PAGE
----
I cooked oatmeal for breakfast and then, unfortunately, I ran out of stove fuel as I was trying to make a cup of tea. Apparently, there was less fuel left in my canister than I thought. I resigned myself to eating uncooked ramen for dinner that night and cold-soaked oatmeal for breakfast the next morning, but the trip was short enough that I didn’t mind too much. Everything was wet enough from the rain that I knew I likely couldn’t get a fire going.
There were three main options for getting to my next campsite this day: 2.6 km, 10 km, or 15 km. I went for the 15km because I wanted to see more of the park and because I hadn’t brought enough to do to spend a whole day in camp.
The trail is less well-travelled in this area of the park, but still very well marked. The trail around Moulton Gorge was very brushy, but fun too. It got more rugged after the gorge for a bit, more rocky and rooty with some extra ups and downs, but it wasn’t excessive.
Between the gorge and Clearwater Lake, it was a green tunnel, but then it opened up again and passed by lakes and through meadows. I saw a few day hikers (from which access points I’m not sure, I thought I was pretty deep in the park), but no other backpackers.
I had lunch at campsite 11 on a big lake, McNally Bay, with lots of pine trees. This is the only section where I found the navigation confusing. There were lots of blue markers in all directions and finding the particular trail I wanted to follow was a bit tricky.
I took a quick side trip to see the Kingsford Dam before leaving the McNally Bay area. The park boundary passes through this lake so there were parked motorboats, but I didn’t see any on the water. (Motorboats aren’t allowed in Frontenac, except on the lakes that form the boundary.)
After leaving McNally Bay, the trail passed by an old mica mine and then started to roll for a bit. I hit another intersection and headed onto the north section of Gibson Lake Loop, which was my favourite part of the park. It’s not the most efficient way to get anywhere and there aren’t any campsites on it, so I had the feeling it doesn’t get as much use. It was up high and peaceful.
Campsite: I spent about 5 hours on the trail including breaks, and arrived at camp at about 4 pm. I stayed at campsite 10a on Hardwood Bay/Devil Lake. It’s off the trail by 0.3 km and down a big hill, so the first thing you do the next morning is hike up the hill.
There was an outhouse again, this time for all four campsites instead of just two. (It was enclosed in metal and smelled really bad.) There was also a food locker again and a firepit with a grill, but no wooden tent pad. These four sites are less built-up than those on Little Clear Lake. There still wasn’t much privacy, but two of the sites were empty this night, so I was grateful for that.
Motorboats and jetskis are permitted on this lake because it’s a boundary lake, so it’s a bit noisier than some other options in the park and has more of a cottage lake feel.
I sat around in my sleeping bag at the picnic table and ate my uncooked ramen, which wasn’t half bad. I did try to start a fire but didn’t have any success with the wet wood. I did some reading and called it an early night.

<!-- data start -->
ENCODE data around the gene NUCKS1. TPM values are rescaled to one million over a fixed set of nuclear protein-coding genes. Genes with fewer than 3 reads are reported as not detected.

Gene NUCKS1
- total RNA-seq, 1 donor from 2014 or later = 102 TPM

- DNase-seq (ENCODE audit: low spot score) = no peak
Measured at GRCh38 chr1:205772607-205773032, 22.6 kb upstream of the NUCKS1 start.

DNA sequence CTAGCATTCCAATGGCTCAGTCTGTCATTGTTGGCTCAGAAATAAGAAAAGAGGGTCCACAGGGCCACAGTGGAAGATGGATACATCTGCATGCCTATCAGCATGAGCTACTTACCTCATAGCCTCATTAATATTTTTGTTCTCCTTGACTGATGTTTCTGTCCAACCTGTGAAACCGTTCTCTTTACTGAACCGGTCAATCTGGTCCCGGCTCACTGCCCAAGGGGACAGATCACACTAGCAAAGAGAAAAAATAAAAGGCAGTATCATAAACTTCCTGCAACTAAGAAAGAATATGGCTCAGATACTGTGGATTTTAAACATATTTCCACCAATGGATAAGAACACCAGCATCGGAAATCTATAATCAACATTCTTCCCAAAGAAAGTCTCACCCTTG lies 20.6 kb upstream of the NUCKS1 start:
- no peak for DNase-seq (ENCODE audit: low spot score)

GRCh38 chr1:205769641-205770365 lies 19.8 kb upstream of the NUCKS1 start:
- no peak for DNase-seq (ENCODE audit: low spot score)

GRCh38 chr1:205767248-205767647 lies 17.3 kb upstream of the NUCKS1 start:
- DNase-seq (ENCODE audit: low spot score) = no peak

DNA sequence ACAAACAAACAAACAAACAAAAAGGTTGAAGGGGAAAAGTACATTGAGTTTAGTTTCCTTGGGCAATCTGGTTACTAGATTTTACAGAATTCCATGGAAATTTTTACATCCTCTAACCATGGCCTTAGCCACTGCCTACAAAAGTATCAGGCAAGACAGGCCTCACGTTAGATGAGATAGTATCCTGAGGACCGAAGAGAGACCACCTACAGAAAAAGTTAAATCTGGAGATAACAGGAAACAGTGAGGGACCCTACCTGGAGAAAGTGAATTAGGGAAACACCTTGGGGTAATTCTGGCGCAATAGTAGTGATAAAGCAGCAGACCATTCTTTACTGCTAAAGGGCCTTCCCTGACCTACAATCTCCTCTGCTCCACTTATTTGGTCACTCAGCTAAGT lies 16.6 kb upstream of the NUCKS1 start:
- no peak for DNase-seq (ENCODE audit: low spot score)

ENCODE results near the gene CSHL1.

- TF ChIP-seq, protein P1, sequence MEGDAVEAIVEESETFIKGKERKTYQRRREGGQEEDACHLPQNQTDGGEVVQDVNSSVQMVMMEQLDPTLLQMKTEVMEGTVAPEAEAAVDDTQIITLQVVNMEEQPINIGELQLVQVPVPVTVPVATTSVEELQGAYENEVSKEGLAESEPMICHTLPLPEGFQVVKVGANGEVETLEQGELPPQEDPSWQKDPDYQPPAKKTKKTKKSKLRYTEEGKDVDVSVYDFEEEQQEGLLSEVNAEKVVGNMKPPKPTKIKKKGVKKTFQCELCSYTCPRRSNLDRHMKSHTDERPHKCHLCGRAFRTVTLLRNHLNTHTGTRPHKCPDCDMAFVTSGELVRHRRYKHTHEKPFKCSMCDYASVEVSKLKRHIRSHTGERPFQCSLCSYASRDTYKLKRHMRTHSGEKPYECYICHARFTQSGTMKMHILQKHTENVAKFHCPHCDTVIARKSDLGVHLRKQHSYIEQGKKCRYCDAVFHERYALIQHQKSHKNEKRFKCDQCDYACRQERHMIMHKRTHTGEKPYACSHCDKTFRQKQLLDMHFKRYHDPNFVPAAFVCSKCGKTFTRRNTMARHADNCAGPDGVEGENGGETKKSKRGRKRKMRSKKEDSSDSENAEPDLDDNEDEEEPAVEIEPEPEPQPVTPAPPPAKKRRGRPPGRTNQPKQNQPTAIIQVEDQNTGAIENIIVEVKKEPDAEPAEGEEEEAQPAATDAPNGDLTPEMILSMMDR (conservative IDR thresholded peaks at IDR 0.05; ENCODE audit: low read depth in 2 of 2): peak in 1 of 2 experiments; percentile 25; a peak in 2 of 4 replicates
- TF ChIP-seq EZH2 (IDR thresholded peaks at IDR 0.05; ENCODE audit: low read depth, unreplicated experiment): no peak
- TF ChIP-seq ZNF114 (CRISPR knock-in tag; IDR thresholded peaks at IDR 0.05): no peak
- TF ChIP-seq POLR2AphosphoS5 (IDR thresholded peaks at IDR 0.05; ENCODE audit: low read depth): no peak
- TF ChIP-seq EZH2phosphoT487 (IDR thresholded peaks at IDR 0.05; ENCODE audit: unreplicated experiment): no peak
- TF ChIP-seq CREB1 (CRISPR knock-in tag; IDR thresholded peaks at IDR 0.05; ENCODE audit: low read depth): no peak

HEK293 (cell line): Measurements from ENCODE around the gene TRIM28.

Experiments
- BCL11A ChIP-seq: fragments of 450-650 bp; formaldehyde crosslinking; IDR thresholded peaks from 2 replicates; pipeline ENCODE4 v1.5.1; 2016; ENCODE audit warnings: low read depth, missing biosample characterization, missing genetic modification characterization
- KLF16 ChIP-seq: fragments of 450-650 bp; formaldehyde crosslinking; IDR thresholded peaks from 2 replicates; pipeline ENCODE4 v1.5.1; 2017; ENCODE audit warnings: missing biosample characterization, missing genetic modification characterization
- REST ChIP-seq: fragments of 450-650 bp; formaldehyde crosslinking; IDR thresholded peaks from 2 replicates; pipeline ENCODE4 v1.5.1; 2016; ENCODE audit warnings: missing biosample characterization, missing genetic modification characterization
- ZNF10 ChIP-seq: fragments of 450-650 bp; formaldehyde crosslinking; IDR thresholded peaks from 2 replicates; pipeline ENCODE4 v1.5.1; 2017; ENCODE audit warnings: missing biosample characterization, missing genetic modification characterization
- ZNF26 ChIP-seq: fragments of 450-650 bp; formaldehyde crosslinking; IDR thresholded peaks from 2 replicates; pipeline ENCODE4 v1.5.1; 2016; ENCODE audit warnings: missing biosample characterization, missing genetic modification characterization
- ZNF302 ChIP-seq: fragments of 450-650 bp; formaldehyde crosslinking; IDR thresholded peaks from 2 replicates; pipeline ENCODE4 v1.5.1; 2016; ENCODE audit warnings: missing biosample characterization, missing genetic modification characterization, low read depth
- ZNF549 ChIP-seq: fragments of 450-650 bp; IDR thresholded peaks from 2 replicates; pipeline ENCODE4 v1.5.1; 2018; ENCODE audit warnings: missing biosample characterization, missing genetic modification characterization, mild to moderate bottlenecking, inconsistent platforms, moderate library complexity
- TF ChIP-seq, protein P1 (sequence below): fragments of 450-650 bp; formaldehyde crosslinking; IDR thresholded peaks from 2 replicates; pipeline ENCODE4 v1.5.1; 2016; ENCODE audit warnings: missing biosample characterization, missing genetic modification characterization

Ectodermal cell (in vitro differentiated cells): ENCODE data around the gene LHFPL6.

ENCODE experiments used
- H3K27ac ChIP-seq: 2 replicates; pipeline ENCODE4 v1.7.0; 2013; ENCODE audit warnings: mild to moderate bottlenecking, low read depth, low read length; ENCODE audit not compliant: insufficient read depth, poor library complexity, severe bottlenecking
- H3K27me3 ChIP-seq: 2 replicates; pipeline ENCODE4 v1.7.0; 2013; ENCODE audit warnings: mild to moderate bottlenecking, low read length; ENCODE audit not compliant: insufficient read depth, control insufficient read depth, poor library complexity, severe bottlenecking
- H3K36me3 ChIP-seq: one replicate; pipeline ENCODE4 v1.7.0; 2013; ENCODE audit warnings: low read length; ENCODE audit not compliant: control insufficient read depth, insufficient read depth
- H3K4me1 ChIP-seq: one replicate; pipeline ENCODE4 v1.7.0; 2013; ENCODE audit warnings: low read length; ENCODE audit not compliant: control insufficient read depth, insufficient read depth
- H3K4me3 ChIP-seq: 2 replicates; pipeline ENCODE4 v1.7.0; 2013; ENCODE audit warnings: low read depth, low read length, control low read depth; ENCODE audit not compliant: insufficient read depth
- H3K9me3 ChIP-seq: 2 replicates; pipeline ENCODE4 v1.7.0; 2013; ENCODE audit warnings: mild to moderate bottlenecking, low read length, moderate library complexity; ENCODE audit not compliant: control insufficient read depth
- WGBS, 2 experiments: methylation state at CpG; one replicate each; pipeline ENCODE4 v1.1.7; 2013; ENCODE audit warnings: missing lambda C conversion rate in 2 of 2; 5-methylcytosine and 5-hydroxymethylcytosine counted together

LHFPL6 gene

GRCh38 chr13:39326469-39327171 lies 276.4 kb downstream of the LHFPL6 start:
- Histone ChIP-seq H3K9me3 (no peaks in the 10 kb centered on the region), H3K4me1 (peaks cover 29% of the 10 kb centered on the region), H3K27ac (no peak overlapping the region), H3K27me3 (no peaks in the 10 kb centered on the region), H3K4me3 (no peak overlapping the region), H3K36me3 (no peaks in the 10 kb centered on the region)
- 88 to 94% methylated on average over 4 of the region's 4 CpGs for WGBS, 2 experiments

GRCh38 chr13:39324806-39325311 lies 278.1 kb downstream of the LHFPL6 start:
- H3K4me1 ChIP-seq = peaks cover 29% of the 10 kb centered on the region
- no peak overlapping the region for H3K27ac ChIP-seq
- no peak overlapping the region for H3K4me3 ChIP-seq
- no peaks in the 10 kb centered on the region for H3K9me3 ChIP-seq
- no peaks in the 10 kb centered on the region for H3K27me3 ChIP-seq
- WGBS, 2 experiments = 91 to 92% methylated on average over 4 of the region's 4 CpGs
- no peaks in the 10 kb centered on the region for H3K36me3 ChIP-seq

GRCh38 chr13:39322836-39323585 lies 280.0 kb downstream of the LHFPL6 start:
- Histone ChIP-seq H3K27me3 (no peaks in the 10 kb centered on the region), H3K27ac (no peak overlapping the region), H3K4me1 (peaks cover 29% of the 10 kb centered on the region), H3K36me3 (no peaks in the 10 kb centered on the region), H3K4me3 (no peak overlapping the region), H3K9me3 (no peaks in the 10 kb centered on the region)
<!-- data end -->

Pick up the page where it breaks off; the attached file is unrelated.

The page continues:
Day 3: Hardwood Bay to Salmon Lake Parking Lot (8.9 km)
I woke up to see blue sky for the first time on this trip! The sun was shining and there was lots of bird and small mammal activity around camp.
I didn’t bother cold-soaking my oatmeal for breakfast because I had some snacks left and I only had a couple of hours to hike this morning, so I ate my snacks and got on my way. I like hiking in the morning, so I was on the trail by 7:45 am. I passed through a beautiful marshy field area and saw my first deer of the day. (There would be three more deer later.) The trail had great tread and it was excellent hiking.
I approached Little Clear Lake (where I camped on night one) from the east side this time (I came up the west side on day one) and was stunned by how beautiful it is in the sun. The trail is mostly flat through here, soft and piney.
There are a couple of big ups to do and the trail passes by more settler artifacts, like an old barn, a rusting car, and some machinery. One of the reasons the trail is so easy in this section is because it follows old farming pathways.
At the end of the Little Clear Lake loop, I met back up with the same trail I’d come in on Saturday and followed it back to the beginning. The section closest to the parking lot is actually the most rugged this loop gets, oddly enough.
I finished at 10 am, had an early lunch, and hopped back in my car to hopefully beat the traffic heading back into the GTA on the Monday of a long weekend. (I was mostly successful.)
I underdressed for the weather somewhat (I just refused to believe it was going to be cold in August) and running out of stove fuel was kind of a bummer, but no reflection on the park itself or the route.
The hiking in this section of Frontenac is beginner-friendly and so are the campsites. For the first time in a while, I picked a route that was within my current physical limits (I usually end up picking routes that challenge me) so that was a pleasant change and led to me having a very relaxing weekend.
My advice to someone looking to go hiking in Frontenac is don’t be afraid to mix and match the trails, and maybe take a longer route to your next campsite than you need to. Have some fun with the different options.
Something to note is that I didn’t have cell service anywhere in the park. Your mileage may vary, but don’t plan to be able to communicate with the outside world or use non-downloaded navigation.
Overall, I had a great time and will definitely be back for more.
Caledonia is a moderately experienced backpacker and hiker who likes picking up new hobbies and anything that can be classified as type 2 fun. Her first backpacking trip was a solo four-night loop of La Cloche Silhouette in 2016, which is not an itinerary she recommends. She’s hiked seven of the nine sections of the Bruce Trail and hopes to finish the other two in 2022. She’s originally from Vancouver Island and currently lives in Toronto.